Mass. State Rep. Calls on University VP to Increase Transparency for Allston Multimodal Project
Harvard President Lawrence Bacow Made $1.1 Million in 2020, Financial Disclosures Show
Harvard Executive Vice President Katie Lapp To Step Down
81 Republican Lawmakers File Amicus Brief Supporting SFFA in Harvard Affirmative Action Lawsuit
Duke Senior’s Commencement Speech Appears to Plagiarize 2014 Address by Harvard Student
President Joe Biden nominated Ketanji Brown Jackson ’92 to the Supreme Court on Friday, paving the way for the first Black woman to sit on the bench.
If confirmed, Jackson would be the 11th Harvard College graduate and the 18th Harvard Law School graduate to sit on the Supreme Court, which currently includes four HLS alums. She would be the eighth justice to attend both the College and HLS.
Prior to serving as a Washington, D.C., Court of Appeals judge in 2021, Jackson served as a United States District Judge and as Vice Chair and commissioner on the United States Sentencing Commission. In addition to being the first Black woman to serve on the court, Jackson would be the first former public defender to sit on the bench if confirmed.
Jackson currently serves on the Harvard Board of Overseers, the University’s second-highest governing body. Experts say Jackson could face calls to recuse herself from a high-stakes affirmative action lawsuit the court is set to hear in the fall that challenges Harvard College’s race-conscious admissions process. Her six-year term on the board expires later this year.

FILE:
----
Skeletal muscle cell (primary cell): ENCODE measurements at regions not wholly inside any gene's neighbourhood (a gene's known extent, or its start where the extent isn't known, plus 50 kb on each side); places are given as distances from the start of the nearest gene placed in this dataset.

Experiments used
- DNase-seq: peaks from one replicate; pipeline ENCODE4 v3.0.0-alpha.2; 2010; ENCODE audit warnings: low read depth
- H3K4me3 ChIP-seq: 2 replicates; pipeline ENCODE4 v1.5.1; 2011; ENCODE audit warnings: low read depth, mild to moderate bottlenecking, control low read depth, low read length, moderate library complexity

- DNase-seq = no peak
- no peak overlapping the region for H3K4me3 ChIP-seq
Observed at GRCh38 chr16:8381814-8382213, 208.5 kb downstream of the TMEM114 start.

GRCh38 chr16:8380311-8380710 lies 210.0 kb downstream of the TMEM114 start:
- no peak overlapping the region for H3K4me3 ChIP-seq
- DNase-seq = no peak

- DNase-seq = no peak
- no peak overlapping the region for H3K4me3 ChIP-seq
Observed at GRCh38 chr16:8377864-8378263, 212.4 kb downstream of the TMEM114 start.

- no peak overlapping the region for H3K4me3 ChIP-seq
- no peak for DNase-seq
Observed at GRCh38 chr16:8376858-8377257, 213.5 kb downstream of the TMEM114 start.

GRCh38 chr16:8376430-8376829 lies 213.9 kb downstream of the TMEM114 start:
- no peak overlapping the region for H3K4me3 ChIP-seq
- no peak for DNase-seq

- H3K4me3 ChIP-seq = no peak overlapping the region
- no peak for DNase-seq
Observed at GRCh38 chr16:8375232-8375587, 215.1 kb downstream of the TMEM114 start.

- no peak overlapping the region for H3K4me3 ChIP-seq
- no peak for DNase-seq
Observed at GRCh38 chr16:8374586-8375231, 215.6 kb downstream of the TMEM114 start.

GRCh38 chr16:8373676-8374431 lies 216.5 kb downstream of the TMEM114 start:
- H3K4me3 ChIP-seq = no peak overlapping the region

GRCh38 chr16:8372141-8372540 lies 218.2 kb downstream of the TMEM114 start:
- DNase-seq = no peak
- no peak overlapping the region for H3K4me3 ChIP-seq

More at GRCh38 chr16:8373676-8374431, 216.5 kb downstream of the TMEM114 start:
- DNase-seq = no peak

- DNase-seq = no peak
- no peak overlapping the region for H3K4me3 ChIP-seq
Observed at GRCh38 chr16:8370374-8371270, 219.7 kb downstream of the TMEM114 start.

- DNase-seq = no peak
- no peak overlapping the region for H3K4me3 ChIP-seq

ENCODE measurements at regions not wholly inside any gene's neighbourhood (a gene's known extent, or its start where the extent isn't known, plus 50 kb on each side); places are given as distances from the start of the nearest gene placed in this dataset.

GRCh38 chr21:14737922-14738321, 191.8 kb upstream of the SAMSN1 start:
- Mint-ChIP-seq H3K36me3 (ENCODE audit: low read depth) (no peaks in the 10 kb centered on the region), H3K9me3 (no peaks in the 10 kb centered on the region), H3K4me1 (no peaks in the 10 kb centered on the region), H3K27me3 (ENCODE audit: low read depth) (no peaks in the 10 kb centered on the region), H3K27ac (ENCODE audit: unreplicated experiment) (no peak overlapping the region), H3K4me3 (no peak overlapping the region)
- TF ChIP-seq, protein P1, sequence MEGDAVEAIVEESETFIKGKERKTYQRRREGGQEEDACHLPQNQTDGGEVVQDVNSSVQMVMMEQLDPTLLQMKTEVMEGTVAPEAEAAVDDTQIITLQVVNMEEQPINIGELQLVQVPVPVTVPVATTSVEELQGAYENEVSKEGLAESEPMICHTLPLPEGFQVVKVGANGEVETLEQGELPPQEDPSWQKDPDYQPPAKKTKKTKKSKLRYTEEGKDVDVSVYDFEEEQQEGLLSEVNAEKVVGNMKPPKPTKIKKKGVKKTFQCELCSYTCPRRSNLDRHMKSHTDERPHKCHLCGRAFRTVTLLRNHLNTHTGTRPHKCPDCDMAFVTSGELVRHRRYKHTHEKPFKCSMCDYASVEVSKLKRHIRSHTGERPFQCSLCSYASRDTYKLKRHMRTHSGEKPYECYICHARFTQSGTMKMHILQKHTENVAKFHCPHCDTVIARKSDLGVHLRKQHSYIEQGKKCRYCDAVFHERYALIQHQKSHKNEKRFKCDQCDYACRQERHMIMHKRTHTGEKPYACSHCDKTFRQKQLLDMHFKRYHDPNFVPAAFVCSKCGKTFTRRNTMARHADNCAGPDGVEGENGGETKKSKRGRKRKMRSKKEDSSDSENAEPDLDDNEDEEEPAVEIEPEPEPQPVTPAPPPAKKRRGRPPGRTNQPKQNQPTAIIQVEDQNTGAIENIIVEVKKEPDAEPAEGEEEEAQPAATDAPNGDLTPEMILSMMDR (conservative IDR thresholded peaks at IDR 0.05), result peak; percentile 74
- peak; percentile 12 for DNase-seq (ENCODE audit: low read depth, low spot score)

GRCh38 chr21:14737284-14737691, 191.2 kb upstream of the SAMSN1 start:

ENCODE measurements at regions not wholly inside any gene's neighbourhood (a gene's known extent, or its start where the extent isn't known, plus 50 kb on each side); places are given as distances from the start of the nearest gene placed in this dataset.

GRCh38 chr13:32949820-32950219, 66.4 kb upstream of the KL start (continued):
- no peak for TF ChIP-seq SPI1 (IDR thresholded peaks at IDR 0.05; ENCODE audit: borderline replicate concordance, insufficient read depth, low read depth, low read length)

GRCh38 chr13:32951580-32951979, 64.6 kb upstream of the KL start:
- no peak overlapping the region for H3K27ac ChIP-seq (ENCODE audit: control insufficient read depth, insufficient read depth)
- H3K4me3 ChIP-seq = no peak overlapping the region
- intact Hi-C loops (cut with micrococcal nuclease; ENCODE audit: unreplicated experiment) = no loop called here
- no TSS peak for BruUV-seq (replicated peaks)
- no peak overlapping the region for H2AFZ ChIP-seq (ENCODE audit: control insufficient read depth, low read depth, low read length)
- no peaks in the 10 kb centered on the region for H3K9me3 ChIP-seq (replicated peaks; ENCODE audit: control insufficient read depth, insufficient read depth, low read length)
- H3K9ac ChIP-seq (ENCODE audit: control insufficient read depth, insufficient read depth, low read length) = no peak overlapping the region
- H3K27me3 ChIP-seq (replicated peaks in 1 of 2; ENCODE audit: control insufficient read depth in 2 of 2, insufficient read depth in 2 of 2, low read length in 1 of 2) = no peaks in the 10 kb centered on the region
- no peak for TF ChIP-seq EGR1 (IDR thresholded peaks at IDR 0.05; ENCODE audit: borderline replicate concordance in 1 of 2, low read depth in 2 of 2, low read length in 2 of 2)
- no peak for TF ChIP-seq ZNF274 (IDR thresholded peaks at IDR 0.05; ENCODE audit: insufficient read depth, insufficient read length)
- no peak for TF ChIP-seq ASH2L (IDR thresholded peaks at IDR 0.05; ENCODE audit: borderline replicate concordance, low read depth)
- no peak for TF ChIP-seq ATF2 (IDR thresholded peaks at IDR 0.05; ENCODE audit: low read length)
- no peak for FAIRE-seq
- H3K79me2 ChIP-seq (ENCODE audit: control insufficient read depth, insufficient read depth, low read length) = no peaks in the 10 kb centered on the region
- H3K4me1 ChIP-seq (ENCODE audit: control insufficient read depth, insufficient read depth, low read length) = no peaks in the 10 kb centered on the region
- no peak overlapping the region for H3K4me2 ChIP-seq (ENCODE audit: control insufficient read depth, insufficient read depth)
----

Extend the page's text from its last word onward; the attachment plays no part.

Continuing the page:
Biden nominated the Harvard alumna in a speech at the White House Friday.
“It’s my honor to introduce to the country a daughter of former public school teachers, a proven consensus-builder, an accomplished lawyer, a distinguished jurist on one of the most prestigious courts,” he said. “My nominee for the United States Supreme Court is Judge Ketanji Jackson.”
Following Biden’s speech, Jackson said she hopes to inspire future generations of Americans if confirmed.
“If I am fortunate enough to be confirmed as the next associate justice of the Supreme Court of the United States, I can only hope that my life and career, my love of this country and the Constitution, and my commitment to upholding the rule of law and the sacred principles upon which this great nation was founded, will inspire future generations of Americans,” Jackson said.
Ivy League alumni dominate the Supreme Court. Of the bench’s nine current justices, only one, Amy Coney Barrett, attended law school at an institution other than Harvard or Yale.
If confirmed, Jackson would join three other Harvard Law School graduates on the bench: Chief Justice John G. Roberts ’76 and Justices Elena Kagan and Neil M. Gorsuch. Retiring Justice Stephen G. Breyer also attended Harvard Law School.
Earlier this month, over 170 Black Harvard alumni penned a letter to the White House urging Biden to nominate Jackson to the Supreme Court.
Jackson’s nomination comes as the Court prepares to hear a slew of high-profile cases — including the admissions suit against Harvard seeking to strike down affirmative action in American higher education.
She will need all 50 Democratic votes in the Senate, and a tie-breaking vote from Vice President Kamala Harris for confirmation. Democratic leaders say they hope to confirm Jackson by the April 11 recess.
Correction: February 28, 2022
A previous version of this article incorrectly stated Ketanji Brown Jackson ’92 would be the first Black justice to sit on the United States Supreme Court. In fact, Jackson would be the first Black woman to serve on the court.
Want to keep up with breaking news? Subscribe to our email newsletter.